USCIS reaches settlement in H-1B and L1 class action lawsuit; relief for spouses of visa holders

Ritu Jha-

Amid the gloom of tech sector layoffs in the US, a new legal settlement with the Department of Homeland Security (DHS) holds hope for the thousands of skilled immigrants that make their way to this country each year – there will be significant reduction in visa processing times for spouses of H-1B and L1 visa holders.

Skilled immigrant workers have often pointed out how it takes over a year – sometimes even up to two years – for the visas of their spouses to be processed. Now, in the class action lawsuit Edakunni v. Mayorkas, the USCIS has reached a settlement that reduce processing times. The settlement was reached on January 19, 2023, and should go into effect for all cases filed January 25 and onward.

“This is a big relief for the H-4/H-4EAD (Employment Authorization Document) and L2 community as they can now make better plans to ensure there is no job loss. They can strategize on filing everything concurrently with the primary petition so they do not lose work authorization,” Steven A. Brown, Partner, Attorney at Law at Reddy & Neumann, one of the several attorney working on the case told indica.

“This case provides class-wide relief to tens of thousands of applicants if not more,” Brown said.

The settlement goes back to the pre-March 2019 policy USCIS had of concurrently processing the I-129, I-539, and I-765 when they are filed together. When the Trump administration introduced biometrics in March 2019, USCIS decoupled these adjudications leading to long processing time. Prior to that, processing times were much better and most folks didn’t lose jobs.

“When they were decoupled, we saw processing times go up to and over one year for spouse work authorization,” Brown said. “By going back to concurrent processing, these individuals will see a lot less job loss as they can plan accordingly with their spouse’s filing.”

Another attorney on this case Kripa Upadhyay of Karr Tuttle Campbell, the local counsel for the plaintiff in Washington, echoed Brown’s sentiment, saying it is a “huge relief”. She said, “Over the last two years, allegedly because of Covid, the amount of time taken to process work permits for spouses increased to almost a year, sometimes more. A prepaid work EAD application would take about six months. People are constantly having to leave their jobs and facing difficulties. Career breaks that are happening are going to impact people long term. The lawsuit was filed by a number of legal firms that alleged that USCIS did not really have a valid reason for the significant delay that happened in terms of why were they taking so long. We’ve never received a reason that essentially makes sense.”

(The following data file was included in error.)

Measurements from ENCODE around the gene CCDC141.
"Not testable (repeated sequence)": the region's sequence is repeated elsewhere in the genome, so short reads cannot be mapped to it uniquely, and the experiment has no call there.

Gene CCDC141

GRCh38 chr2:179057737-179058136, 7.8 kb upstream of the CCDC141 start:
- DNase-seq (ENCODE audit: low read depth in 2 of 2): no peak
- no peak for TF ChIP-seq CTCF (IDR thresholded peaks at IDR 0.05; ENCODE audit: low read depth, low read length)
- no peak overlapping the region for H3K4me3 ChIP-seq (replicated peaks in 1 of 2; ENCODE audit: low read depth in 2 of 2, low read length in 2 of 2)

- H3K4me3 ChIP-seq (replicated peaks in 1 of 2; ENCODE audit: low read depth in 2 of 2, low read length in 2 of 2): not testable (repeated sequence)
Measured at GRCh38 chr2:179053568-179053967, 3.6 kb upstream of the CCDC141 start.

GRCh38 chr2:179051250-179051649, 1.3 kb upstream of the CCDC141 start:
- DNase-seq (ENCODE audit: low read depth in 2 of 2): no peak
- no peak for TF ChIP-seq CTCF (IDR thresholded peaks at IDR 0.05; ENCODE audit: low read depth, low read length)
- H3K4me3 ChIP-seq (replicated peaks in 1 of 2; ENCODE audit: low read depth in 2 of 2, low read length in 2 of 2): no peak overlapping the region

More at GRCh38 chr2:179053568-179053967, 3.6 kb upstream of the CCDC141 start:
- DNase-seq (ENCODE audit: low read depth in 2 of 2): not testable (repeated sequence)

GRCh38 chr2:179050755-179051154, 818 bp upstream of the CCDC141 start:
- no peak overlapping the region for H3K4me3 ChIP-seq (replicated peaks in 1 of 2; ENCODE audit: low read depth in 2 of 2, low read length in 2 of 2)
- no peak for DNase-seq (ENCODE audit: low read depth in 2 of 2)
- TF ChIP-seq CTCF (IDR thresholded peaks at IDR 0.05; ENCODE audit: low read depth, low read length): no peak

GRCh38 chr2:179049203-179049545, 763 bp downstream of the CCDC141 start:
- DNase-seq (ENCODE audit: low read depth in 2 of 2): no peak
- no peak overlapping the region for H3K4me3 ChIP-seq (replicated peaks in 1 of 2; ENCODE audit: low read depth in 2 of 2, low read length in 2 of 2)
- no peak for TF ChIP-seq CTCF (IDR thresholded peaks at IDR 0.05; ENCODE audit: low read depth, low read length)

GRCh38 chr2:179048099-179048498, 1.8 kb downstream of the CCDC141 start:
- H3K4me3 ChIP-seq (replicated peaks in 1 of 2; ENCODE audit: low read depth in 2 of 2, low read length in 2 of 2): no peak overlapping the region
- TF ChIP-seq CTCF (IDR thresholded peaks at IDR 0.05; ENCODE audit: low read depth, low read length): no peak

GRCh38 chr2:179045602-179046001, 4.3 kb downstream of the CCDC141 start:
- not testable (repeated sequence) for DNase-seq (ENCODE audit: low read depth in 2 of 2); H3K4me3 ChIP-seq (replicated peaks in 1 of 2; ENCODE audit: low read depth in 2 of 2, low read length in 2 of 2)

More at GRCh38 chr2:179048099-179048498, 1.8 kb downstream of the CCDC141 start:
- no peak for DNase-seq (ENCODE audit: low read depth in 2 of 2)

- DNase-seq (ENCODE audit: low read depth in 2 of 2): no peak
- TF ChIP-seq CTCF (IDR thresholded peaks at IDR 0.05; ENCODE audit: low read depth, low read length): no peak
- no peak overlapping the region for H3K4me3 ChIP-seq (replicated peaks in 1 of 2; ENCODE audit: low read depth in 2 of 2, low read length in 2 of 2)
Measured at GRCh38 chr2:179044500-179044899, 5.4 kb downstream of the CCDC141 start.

The settlement was made between the plaintiffs’ attorneys and the US attorney’s office representing the USCIS. The settlement will mean that USCIS essentially will return to bundling the adjudication of the I-539 and I-765, along with the underlying I-129.

Upadhyay explained, “We would file the I-539, which is the extension of status, and then the I-765, which is the work permit authorization. What’s been happening at USCIS is that the I-129 gets approved even if you don’t file a request for premium visa processing. The I-129 gets approved in three months if you don’t file a request for premium visa processing. But the I-539 takes almost ‘a year’ to be approved. And, the I-765 work permit will not be approved until the I-539 is approved.”

She added, “So instead of processing them together, they’re sending them to different offices. And, that’s causing the delay. People who are on EAD, a work permit, have to maintain the work permit in order to continue to be able to work. When the work permit runs out, not only are they facing a loss of job, but they’re also facing significant issues in terms of their career. They’re facing job loss almost every year or every two years because of this issue.”

Now, the settlement will mean that the USCIS is going to handle all applications at the same time. “What has changed significantly now is that these applications can be bundled, meaning you can file I-129 for your principal, H1B or L1, at the same time as your I-539, and the employment authorization for your spouse. All three applications will be processed at the same time, instead of doing the I-129 first and then doing the spouse’s status and then only doing the employment authorization. All of the applications will be processed at the same time. And, immigration officials typically will need about 60 days to make changes, but that should happen fairly quickly.”

Prior to March 2019, USCIS would generally adjudicate an H-4 dependent petition and the H-4 EAD application at the same time as the H-1B petition from the same family. If premium processing were used, adjudications would take place within 15 days.

The wait times for H-4 EADs grew significantly after USCIS changed its policies, including requiring H-4 spouses to supply biometrics. H-4 visa extensions submitted on Form I-539 eventually took up to two years to process in the California Service Center, compared to a previous average of fewer than four months at USCIS service centers.

When applications were allowed to be submitted to USCIS, the processing times made it mathematically impossible for many spouses to remain employed and authorized to work.

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